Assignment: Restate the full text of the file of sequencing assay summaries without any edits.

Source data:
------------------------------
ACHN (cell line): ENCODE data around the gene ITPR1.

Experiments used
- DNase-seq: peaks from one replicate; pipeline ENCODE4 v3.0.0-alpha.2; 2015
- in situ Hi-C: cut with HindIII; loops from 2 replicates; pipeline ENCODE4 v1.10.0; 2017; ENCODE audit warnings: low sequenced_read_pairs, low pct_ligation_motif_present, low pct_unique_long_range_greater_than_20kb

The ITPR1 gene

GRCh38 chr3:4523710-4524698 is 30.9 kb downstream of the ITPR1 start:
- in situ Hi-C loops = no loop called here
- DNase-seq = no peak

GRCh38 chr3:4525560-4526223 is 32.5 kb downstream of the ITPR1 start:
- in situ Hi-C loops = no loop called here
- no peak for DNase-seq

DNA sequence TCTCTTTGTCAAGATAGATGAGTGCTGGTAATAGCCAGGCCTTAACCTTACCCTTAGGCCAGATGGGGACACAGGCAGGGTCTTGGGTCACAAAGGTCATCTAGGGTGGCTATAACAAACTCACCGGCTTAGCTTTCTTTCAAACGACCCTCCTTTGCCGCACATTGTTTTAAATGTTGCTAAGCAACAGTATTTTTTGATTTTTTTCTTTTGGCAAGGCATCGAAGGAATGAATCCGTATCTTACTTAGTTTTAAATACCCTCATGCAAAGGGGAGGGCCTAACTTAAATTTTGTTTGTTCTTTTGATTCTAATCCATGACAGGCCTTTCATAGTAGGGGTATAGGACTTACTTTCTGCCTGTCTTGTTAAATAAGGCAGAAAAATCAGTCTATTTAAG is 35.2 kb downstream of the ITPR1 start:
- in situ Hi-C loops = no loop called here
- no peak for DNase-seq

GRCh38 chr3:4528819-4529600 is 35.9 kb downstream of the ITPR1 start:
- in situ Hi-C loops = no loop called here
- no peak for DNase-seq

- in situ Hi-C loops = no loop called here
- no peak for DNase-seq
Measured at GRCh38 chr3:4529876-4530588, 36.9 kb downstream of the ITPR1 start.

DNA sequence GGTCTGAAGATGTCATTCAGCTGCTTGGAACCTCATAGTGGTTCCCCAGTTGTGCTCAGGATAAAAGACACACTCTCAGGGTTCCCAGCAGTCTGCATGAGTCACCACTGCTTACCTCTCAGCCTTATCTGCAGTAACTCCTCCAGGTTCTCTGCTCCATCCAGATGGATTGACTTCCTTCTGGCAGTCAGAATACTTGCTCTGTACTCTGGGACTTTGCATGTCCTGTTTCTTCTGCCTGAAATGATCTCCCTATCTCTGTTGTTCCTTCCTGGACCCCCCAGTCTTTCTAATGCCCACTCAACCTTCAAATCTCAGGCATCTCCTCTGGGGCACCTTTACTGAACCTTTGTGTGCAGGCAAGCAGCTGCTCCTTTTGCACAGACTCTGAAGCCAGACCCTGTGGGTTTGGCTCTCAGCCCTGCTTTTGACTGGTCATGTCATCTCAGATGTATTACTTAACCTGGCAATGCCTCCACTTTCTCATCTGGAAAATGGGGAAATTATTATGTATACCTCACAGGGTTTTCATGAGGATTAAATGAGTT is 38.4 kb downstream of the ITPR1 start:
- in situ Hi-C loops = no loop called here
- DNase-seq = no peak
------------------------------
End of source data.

ACHN (cell line): ENCODE data around the gene ITPR1.

Experiments used
- DNase-seq: peaks from one replicate; pipeline ENCODE4 v3.0.0-alpha.2; 2015
- in situ Hi-C: cut with HindIII; loops from 2 replicates; pipeline ENCODE4 v1.10.0; 2017; ENCODE audit warnings: low sequenced_read_pairs, low pct_ligation_motif_present, low pct_unique_long_range_greater_than_20kb

The ITPR1 gene

GRCh38 chr3:4523710-4524698 is 30.9 kb downstream of the ITPR1 start:
- in situ Hi-C loops = no loop called here
- DNase-seq = no peak

GRCh38 chr3:4525560-4526223 is 32.5 kb downstream of the ITPR1 start:
- in situ Hi-C loops = no loop called here
- no peak for DNase-seq

DNA sequence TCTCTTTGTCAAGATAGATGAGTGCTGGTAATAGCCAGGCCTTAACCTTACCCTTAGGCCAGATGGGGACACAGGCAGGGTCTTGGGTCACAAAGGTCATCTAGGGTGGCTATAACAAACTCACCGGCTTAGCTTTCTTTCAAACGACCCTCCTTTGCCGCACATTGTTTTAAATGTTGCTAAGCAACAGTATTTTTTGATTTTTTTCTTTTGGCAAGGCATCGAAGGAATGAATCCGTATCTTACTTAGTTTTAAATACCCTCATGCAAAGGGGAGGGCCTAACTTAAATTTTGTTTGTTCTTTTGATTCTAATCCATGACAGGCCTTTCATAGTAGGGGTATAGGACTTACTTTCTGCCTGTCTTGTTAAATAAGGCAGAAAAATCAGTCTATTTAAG is 35.2 kb downstream of the ITPR1 start:
- in situ Hi-C loops = no loop called here
- no peak for DNase-seq

GRCh38 chr3:4528819-4529600 is 35.9 kb downstream of the ITPR1 start:
- in situ Hi-C loops = no loop called here
- no peak for DNase-seq

- in situ Hi-C loops = no loop called here
- no peak for DNase-seq
Measured at GRCh38 chr3:4529876-4530588, 36.9 kb downstream of the ITPR1 start.

DNA sequence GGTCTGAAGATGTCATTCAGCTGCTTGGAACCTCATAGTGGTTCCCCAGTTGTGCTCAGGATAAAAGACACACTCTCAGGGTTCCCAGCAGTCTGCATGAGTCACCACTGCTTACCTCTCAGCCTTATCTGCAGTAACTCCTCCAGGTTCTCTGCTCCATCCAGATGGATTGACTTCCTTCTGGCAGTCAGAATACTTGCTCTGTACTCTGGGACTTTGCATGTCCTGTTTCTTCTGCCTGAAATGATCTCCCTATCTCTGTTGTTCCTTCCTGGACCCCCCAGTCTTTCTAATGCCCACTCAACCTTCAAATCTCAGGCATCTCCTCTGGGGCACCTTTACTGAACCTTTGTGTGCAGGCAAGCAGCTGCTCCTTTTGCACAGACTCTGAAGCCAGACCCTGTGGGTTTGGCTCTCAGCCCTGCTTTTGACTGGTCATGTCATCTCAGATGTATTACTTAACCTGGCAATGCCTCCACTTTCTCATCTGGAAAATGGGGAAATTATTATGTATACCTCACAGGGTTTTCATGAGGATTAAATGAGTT is 38.4 kb downstream of the ITPR1 start:
- in situ Hi-C loops = no loop called here
- DNase-seq = no peak